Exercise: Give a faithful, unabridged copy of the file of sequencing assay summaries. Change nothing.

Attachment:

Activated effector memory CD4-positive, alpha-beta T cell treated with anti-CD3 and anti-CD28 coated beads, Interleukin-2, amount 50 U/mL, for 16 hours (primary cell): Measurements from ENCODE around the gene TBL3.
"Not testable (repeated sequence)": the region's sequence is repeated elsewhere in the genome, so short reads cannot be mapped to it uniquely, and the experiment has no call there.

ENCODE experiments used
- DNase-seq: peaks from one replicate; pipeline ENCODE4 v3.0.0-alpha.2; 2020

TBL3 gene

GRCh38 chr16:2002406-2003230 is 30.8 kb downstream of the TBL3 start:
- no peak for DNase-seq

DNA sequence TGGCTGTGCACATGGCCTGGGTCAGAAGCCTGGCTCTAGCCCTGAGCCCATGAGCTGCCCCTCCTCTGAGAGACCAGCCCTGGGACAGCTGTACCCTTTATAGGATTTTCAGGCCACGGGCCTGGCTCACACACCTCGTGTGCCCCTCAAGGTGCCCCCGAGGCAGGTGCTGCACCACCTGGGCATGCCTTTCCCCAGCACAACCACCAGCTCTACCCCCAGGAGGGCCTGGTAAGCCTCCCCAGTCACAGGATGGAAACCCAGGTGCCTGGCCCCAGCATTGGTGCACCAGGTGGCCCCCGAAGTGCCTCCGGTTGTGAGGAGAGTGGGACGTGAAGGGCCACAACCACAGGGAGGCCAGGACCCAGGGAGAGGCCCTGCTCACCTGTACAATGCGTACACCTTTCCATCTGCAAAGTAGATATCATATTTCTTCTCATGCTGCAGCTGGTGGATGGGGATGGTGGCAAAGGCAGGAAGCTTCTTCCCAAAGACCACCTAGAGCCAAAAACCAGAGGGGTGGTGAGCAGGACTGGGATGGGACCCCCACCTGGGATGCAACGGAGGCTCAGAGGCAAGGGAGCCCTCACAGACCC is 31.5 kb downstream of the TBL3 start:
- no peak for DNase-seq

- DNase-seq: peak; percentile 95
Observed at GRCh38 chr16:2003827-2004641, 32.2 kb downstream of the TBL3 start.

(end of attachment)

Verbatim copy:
Activated effector memory CD4-positive, alpha-beta T cell treated with anti-CD3 and anti-CD28 coated beads, Interleukin-2, amount 50 U/mL, for 16 hours (primary cell): Measurements from ENCODE around the gene TBL3.
"Not testable (repeated sequence)": the region's sequence is repeated elsewhere in the genome, so short reads cannot be mapped to it uniquely, and the experiment has no call there.

ENCODE experiments used
- DNase-seq: peaks from one replicate; pipeline ENCODE4 v3.0.0-alpha.2; 2020

TBL3 gene

GRCh38 chr16:2002406-2003230 is 30.8 kb downstream of the TBL3 start:
- no peak for DNase-seq

DNA sequence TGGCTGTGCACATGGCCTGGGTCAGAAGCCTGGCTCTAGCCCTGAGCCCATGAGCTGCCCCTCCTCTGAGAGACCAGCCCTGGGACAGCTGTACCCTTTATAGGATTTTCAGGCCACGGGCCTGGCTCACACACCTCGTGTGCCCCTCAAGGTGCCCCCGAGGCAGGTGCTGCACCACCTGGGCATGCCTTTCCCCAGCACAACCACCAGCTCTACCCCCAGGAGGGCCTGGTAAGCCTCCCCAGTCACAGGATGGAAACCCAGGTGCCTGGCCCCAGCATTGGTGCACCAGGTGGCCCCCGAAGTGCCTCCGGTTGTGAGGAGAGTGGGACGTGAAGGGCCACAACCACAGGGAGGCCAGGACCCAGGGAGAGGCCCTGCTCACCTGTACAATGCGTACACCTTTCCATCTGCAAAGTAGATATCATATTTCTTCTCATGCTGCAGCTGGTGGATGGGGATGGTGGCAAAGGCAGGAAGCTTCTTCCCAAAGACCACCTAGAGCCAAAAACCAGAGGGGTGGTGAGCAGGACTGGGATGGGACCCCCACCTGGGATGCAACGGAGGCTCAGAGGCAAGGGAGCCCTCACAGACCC is 31.5 kb downstream of the TBL3 start:
- no peak for DNase-seq

- DNase-seq: peak; percentile 95
Observed at GRCh38 chr16:2003827-2004641, 32.2 kb downstream of the TBL3 start.